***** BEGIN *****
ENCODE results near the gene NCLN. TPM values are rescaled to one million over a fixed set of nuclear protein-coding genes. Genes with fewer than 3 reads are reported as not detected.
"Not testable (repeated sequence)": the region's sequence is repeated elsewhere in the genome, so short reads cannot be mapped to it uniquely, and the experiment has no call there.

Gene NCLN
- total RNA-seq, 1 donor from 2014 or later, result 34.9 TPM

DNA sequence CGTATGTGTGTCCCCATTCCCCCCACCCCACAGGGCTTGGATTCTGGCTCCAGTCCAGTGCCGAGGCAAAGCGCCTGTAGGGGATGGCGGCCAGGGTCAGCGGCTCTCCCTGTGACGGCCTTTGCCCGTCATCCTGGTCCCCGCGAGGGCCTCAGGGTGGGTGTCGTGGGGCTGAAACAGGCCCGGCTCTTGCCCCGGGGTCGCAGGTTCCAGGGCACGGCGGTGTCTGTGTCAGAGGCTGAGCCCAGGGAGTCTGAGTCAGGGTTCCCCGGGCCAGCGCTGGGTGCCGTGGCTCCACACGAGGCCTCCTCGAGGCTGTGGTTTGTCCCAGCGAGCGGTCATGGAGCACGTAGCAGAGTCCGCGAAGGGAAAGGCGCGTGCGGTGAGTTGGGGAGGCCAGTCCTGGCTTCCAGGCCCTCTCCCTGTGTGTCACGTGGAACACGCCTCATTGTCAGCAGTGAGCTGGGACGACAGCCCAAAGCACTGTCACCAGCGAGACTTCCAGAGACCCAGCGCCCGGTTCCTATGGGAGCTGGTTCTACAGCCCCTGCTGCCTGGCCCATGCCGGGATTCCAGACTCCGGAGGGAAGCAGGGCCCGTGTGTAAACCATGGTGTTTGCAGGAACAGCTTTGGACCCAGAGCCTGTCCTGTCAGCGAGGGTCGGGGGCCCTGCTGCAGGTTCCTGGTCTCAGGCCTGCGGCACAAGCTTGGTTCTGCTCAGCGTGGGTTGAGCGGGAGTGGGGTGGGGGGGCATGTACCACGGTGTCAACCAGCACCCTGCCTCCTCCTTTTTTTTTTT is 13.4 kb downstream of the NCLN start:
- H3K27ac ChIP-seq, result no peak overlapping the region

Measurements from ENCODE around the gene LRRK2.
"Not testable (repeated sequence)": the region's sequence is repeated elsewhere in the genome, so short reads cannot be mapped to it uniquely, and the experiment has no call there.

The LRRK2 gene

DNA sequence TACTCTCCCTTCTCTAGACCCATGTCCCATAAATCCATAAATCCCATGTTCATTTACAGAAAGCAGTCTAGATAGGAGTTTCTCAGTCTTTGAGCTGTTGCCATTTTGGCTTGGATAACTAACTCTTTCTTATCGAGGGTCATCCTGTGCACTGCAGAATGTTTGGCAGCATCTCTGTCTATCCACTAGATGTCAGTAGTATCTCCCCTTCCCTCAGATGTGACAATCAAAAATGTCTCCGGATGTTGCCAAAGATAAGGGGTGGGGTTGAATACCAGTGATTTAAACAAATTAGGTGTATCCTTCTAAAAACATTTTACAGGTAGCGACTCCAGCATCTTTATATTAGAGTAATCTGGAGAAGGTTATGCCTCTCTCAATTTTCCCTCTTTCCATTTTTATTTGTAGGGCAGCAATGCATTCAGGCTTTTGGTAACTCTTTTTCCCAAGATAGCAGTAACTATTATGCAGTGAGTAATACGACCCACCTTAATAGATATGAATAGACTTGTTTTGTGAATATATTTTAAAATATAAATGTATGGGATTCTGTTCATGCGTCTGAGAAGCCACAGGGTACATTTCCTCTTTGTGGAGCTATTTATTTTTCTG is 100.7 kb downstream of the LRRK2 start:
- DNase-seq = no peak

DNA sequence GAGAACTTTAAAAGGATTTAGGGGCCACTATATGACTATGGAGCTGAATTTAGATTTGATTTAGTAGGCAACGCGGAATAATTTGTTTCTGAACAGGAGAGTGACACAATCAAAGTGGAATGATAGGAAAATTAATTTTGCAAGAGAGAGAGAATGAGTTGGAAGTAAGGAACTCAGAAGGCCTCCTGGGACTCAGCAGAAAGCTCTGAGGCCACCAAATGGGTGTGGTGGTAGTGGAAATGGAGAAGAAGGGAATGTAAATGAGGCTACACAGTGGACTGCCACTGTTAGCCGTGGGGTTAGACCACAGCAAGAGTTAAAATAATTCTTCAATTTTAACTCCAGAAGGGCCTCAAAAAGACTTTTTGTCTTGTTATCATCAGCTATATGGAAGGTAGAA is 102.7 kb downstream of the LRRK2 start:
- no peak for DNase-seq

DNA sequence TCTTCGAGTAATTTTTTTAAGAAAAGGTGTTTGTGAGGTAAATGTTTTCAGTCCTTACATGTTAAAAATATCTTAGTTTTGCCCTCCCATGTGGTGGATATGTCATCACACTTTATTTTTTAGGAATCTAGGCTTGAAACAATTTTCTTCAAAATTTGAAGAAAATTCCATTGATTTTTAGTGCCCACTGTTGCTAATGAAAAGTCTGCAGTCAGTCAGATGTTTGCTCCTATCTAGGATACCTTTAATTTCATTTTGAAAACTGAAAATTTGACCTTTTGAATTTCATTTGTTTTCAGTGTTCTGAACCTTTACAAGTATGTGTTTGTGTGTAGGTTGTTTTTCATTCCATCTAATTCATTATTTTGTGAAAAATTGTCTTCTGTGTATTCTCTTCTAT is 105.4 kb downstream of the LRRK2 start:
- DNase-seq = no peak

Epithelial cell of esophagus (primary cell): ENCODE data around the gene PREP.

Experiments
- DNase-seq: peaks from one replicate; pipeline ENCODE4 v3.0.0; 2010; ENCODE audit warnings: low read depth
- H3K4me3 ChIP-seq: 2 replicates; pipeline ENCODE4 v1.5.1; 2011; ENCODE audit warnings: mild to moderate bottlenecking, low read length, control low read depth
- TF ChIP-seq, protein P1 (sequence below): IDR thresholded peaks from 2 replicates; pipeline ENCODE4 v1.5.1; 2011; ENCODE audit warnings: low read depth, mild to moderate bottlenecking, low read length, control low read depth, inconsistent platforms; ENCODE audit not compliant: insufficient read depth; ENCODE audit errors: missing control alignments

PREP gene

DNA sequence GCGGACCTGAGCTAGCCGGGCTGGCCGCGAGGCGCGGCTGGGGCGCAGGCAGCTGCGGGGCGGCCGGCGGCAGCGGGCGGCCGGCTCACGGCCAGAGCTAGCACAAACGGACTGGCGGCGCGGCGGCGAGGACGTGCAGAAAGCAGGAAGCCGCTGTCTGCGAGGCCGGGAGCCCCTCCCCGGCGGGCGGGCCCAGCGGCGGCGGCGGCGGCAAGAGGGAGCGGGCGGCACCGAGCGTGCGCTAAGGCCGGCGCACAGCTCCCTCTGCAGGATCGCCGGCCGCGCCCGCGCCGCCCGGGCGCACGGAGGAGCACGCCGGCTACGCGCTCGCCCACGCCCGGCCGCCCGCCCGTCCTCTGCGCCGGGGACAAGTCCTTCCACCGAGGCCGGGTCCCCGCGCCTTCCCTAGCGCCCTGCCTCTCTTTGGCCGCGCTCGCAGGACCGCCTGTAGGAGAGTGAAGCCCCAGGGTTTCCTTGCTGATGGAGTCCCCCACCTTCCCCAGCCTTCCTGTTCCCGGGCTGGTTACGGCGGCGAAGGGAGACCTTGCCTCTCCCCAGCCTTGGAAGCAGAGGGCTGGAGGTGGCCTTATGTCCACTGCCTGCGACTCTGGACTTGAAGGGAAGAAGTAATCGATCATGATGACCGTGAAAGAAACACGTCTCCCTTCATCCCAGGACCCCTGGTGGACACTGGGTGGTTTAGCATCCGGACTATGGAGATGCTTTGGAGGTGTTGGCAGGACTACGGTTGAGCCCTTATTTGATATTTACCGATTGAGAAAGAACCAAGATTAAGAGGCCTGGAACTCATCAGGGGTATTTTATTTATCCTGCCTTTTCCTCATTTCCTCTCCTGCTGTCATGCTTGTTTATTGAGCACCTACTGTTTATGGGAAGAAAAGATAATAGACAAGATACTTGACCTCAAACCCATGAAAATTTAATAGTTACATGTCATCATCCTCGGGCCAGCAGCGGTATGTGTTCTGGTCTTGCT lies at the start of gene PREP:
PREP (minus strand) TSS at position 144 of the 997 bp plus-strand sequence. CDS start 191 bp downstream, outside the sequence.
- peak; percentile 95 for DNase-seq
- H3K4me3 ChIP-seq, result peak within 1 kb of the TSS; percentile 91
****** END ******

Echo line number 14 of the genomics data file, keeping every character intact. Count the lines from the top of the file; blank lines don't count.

DNA sequence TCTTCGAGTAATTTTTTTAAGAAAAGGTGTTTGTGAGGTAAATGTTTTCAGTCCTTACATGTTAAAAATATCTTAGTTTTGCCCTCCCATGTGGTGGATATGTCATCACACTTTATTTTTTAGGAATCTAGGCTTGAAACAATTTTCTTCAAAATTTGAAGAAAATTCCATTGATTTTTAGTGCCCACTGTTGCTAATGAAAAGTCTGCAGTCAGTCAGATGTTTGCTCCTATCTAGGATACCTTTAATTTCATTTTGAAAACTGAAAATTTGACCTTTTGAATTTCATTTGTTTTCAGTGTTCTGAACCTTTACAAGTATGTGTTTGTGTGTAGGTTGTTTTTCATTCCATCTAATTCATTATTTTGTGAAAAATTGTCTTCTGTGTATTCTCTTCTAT is 105.4 kb downstream of the LRRK2 start: